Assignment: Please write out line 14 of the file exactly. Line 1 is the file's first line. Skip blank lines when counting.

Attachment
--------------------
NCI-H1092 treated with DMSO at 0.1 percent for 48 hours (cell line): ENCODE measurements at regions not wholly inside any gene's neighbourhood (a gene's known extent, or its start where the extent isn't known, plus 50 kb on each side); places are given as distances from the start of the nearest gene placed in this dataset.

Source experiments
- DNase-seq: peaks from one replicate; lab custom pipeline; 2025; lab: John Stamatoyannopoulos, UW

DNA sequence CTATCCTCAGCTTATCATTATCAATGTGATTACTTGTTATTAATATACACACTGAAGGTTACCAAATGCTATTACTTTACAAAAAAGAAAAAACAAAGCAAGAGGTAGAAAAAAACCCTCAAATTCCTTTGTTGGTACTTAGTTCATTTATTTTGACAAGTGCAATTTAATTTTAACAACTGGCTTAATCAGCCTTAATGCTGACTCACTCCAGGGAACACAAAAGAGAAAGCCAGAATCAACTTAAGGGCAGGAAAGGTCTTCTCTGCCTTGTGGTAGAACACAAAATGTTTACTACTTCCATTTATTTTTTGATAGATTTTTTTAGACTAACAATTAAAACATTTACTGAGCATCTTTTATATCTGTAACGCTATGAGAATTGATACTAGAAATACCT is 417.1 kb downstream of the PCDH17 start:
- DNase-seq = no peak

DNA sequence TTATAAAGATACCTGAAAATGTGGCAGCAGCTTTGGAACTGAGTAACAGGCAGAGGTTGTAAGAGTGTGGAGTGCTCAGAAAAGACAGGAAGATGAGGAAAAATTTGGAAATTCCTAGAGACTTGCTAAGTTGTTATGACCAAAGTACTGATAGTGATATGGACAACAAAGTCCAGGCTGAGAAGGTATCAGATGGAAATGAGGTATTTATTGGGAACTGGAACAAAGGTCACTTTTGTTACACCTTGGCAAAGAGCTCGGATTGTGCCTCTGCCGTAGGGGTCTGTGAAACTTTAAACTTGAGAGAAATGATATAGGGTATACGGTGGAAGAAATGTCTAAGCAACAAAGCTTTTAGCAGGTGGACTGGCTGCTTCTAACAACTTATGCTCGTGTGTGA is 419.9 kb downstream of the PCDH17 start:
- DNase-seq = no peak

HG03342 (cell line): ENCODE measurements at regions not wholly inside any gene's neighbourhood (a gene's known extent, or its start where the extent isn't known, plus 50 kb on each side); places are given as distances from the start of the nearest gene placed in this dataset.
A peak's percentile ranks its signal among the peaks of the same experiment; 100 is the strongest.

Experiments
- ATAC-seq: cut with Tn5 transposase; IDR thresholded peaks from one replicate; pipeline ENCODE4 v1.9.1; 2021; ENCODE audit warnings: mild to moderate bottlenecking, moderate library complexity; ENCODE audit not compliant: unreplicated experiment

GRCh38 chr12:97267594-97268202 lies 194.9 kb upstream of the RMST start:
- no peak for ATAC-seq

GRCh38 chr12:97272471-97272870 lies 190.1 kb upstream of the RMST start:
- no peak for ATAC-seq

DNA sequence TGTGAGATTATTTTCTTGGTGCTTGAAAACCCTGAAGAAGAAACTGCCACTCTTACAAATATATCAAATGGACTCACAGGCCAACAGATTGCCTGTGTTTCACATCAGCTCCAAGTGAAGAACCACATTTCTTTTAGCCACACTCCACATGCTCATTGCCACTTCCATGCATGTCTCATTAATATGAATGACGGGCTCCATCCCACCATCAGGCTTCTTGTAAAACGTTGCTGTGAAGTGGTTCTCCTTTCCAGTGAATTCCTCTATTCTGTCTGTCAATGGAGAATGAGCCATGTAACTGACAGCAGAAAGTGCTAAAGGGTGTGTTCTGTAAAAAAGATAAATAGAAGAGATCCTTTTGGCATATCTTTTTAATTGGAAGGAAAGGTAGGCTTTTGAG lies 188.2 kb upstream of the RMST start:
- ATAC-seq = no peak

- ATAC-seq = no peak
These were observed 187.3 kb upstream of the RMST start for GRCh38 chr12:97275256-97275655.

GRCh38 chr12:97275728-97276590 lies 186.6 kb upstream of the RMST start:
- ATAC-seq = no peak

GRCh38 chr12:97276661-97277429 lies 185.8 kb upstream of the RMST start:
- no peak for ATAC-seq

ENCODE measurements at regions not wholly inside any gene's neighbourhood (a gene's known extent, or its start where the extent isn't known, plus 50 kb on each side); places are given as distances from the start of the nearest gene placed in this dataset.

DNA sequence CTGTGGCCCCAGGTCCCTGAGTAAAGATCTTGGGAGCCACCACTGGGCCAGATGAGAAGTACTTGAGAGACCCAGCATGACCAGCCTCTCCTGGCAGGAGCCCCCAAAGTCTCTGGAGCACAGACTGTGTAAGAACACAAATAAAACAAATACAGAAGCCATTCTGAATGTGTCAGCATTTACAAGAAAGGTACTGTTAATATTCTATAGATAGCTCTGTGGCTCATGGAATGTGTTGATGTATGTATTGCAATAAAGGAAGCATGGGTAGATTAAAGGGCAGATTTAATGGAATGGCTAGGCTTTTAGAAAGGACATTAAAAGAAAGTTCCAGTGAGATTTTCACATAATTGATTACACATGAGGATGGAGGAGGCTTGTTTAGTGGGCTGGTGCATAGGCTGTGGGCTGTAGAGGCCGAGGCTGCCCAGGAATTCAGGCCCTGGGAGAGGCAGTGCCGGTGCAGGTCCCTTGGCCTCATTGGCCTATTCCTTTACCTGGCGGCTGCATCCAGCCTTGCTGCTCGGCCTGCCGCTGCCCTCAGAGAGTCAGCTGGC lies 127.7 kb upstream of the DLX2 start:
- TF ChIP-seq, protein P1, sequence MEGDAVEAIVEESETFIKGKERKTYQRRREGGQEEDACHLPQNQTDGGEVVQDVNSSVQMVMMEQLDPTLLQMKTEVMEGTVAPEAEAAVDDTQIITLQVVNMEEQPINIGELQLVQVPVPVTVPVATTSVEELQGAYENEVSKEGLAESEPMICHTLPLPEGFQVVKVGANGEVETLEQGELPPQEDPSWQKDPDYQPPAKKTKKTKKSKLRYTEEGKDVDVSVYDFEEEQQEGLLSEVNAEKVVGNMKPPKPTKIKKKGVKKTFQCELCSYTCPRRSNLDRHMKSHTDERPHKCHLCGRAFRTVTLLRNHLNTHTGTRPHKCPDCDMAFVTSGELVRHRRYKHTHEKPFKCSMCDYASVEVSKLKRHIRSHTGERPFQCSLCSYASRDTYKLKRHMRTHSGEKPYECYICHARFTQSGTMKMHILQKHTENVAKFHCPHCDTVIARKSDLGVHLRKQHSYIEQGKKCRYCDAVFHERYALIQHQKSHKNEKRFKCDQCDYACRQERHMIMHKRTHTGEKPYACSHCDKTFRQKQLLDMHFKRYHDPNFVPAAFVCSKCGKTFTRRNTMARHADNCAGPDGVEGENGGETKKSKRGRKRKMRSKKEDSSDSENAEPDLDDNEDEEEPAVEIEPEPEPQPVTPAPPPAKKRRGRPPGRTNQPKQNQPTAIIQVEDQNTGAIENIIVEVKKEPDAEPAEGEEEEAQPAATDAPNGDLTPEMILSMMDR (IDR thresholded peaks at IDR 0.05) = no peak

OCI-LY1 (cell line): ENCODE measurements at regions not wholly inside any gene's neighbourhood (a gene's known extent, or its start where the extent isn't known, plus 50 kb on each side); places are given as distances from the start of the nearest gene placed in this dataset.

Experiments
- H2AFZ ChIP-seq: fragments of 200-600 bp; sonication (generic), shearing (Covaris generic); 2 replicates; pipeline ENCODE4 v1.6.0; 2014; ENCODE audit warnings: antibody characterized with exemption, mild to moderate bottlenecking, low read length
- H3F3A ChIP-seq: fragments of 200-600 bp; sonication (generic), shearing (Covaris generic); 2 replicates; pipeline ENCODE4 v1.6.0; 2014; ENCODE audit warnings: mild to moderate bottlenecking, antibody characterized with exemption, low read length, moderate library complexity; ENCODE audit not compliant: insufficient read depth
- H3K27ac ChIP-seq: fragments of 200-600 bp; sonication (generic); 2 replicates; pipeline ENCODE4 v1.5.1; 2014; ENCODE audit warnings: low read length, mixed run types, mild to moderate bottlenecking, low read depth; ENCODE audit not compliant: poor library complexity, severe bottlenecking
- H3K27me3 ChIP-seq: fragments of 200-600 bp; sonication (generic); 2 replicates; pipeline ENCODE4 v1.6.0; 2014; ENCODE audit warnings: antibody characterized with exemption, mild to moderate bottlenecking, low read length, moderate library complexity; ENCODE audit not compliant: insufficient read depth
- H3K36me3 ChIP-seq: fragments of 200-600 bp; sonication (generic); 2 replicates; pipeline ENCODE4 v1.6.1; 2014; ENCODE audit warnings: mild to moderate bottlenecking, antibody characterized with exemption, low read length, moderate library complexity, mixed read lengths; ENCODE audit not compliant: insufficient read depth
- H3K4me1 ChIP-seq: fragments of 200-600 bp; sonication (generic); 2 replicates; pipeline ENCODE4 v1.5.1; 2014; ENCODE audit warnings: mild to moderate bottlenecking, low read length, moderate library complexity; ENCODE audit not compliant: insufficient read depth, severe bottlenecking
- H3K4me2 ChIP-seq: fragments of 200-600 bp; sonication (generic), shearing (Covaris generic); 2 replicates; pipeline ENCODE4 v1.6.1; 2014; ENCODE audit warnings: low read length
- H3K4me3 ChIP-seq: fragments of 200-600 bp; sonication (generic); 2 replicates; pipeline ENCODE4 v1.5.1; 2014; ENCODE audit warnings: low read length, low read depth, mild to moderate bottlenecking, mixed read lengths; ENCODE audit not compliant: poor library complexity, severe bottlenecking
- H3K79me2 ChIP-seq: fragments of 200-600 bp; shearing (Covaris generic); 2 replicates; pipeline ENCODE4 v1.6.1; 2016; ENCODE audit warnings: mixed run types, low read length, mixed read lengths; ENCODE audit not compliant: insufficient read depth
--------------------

GRCh38 chr12:97272471-97272870 lies 190.1 kb upstream of the RMST start: